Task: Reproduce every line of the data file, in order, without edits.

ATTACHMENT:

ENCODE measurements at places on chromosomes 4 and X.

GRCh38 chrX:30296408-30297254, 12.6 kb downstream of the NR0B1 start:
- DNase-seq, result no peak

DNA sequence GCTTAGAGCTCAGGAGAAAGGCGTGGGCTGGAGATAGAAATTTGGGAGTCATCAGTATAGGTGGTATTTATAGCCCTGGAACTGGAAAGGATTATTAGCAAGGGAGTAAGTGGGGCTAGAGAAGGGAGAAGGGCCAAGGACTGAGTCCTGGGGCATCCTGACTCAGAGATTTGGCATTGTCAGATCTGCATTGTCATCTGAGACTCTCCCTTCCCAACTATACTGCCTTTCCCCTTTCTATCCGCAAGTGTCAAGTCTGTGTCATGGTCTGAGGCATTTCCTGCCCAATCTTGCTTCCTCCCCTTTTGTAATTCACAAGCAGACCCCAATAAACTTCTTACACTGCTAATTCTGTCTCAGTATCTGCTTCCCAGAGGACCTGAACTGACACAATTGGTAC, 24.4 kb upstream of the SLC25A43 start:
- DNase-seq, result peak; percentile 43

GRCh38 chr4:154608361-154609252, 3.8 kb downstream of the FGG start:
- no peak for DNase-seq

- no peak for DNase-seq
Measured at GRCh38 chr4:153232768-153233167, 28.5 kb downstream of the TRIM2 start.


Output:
ENCODE measurements at places on chromosomes 4 and X.

GRCh38 chrX:30296408-30297254, 12.6 kb downstream of the NR0B1 start:
- DNase-seq, result no peak

DNA sequence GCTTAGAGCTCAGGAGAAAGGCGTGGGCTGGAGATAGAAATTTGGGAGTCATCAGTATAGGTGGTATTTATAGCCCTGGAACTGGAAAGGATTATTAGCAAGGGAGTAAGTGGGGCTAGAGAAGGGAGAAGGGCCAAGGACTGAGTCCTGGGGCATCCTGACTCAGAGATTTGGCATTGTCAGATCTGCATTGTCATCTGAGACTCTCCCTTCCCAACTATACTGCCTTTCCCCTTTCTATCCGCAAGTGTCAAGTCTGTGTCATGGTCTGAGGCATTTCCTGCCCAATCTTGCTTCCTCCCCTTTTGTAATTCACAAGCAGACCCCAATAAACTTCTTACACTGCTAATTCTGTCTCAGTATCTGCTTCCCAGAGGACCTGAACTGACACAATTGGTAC, 24.4 kb upstream of the SLC25A43 start:
- DNase-seq, result peak; percentile 43

GRCh38 chr4:154608361-154609252, 3.8 kb downstream of the FGG start:
- no peak for DNase-seq

- no peak for DNase-seq
Measured at GRCh38 chr4:153232768-153233167, 28.5 kb downstream of the TRIM2 start.